And maybe that would have led to a completely different kind of “if only,” but it would still be there. Lurking just beneath the surface like a simmering black poison tarring her life. At least now she was free from any doubts she might have had. She and Dare couldn’t be together even in some pseudo universe where cat cuddled with dogs and world peace lasted for centuries. They wouldn’t get along.


She finally resumed walking and mounted the steps without stopping again, but she was still lost in thought. Dare might be her soulmate, but they would never fit. Not in this lifetime. Maybe not in any. Even so, she’d lied. Both to herself and to him.


She once thought that in Dare, there was nothing lovely and nothing dear, simply a few worthwhile fragments which hung clung hopelessly to the edges.  Now she realized that was wrong. Trapped beneath those layers of shallowness and contempt, the part that belonged with her shimmered hazily. She could feel its tug against her soul. If only it weren’t so faint and far below... If only.


Fate might have made them destined for each other, but life had had other ideas.


It seemed as if life had won.


Suddenly realizing she had walked to stand in front of her door without being aware of what she was doing, she blinked, staring at the varnished wood, and then pushed her way into her room. It was late. So late that the sun should be blinking over the horizon soon. So late that yesterday should only be a memory to be agonized and fretted over, instead of feeling like it would never end.


She wasn’t sure she would be able to sleep. Too many thoughts whirled inside her head, but then... one caught and held. What if... what if it wasn’t too late?


The idea spun and coiled in her brain as she peeled the grimy dress from her body and let it fall to the ground. Heedless of the gauzy material, she shoved it out of the way with her foot. Maybe she would burn it tomorrow and burn away the feelings she associated with it. But in the meantime...


What if she went and talked to Julien? Explained *everything* to him, even those things you weren’t supposed to tell humans? Fear and hope twisted inside her. Maybe if she broke the law, she could make him understand what had happened and why she had left. As the idea took root, she felt the fear melt into a cloudy pool at the pit of her stomach, almost unnoticeable it was so small.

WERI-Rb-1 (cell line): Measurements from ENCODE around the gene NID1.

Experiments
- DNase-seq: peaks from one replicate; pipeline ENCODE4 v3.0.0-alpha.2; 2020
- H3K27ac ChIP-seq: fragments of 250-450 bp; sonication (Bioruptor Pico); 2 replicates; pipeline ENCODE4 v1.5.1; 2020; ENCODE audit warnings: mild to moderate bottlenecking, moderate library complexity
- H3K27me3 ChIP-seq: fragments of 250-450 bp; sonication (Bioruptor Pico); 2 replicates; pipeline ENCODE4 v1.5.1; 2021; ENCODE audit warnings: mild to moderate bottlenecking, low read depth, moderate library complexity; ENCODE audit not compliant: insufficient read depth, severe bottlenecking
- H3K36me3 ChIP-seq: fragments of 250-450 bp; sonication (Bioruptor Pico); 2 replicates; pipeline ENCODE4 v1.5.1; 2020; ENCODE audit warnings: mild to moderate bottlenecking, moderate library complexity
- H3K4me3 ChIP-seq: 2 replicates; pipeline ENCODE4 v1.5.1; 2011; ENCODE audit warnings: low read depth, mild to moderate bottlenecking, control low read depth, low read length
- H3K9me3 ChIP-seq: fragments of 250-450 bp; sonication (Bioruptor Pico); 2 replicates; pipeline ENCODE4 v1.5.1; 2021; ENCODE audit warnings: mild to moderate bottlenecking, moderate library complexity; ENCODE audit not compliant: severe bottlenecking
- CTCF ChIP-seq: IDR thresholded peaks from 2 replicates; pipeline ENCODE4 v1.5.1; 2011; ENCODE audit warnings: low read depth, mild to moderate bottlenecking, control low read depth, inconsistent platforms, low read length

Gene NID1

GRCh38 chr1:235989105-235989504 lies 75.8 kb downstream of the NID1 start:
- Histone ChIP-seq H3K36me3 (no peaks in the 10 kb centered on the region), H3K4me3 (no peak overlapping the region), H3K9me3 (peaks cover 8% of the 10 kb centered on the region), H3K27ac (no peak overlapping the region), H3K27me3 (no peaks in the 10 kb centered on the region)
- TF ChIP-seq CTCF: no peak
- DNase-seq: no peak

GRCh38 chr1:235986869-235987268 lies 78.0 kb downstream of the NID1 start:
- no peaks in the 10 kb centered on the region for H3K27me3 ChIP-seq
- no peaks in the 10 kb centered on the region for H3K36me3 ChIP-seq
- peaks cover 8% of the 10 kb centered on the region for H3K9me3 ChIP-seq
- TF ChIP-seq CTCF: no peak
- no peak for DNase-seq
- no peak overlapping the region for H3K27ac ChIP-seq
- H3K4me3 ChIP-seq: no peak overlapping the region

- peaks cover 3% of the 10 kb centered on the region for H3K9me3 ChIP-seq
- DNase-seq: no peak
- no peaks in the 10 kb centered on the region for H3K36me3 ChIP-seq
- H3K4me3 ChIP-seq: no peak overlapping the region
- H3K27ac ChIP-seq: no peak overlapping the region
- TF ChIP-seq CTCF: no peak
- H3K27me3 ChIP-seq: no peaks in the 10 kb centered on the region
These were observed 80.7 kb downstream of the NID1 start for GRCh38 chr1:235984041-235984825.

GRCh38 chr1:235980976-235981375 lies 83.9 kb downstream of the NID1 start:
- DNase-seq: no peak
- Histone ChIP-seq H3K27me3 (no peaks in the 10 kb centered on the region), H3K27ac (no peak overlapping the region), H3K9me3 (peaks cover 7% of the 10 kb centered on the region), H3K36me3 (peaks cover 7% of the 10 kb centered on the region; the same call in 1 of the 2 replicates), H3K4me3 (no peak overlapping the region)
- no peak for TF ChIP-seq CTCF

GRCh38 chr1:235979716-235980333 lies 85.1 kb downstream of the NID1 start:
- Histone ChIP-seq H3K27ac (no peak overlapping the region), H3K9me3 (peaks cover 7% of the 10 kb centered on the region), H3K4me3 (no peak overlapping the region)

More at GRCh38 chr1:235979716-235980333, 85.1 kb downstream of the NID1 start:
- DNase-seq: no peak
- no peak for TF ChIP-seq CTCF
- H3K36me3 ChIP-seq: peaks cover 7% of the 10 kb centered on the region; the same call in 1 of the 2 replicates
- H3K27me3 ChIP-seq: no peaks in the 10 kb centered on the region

Julien was more important than some stupid law, especially since she didn’t think he would care. He’d accepted her for what she was before... Why would something like that change his mind? Maybe she could make him see.


Quickly racking her brain for the most logical place to find him, she hurried into her bathroom and jumped in the shower. She was in the middle of washing her hair -- and pulling out the pins that had been holding it up -- when it hit her. He had to be at Raquel’s house.


It made sense, didn’t it? Their house was scheduled to be the unofficial after prom party, despite their mom. Mrs. Harman hadn’t protested the arrangement. She’d merely let her eyes glaze over like frosted violets and wandered back into her room. Tierney doubted she would come out at any point tonight.


She finished showering quickly and twisted the water off. Stood shivering in the chill bathroom air as she squeezed the water out of her hair. Then she reached for a towel. She focused on the little movements and the familiar routine almost raptly, because it was easier than worrying about what might happen in the next few hours. If she thought about it anymore, she probably wouldn’t be able to force herself to go.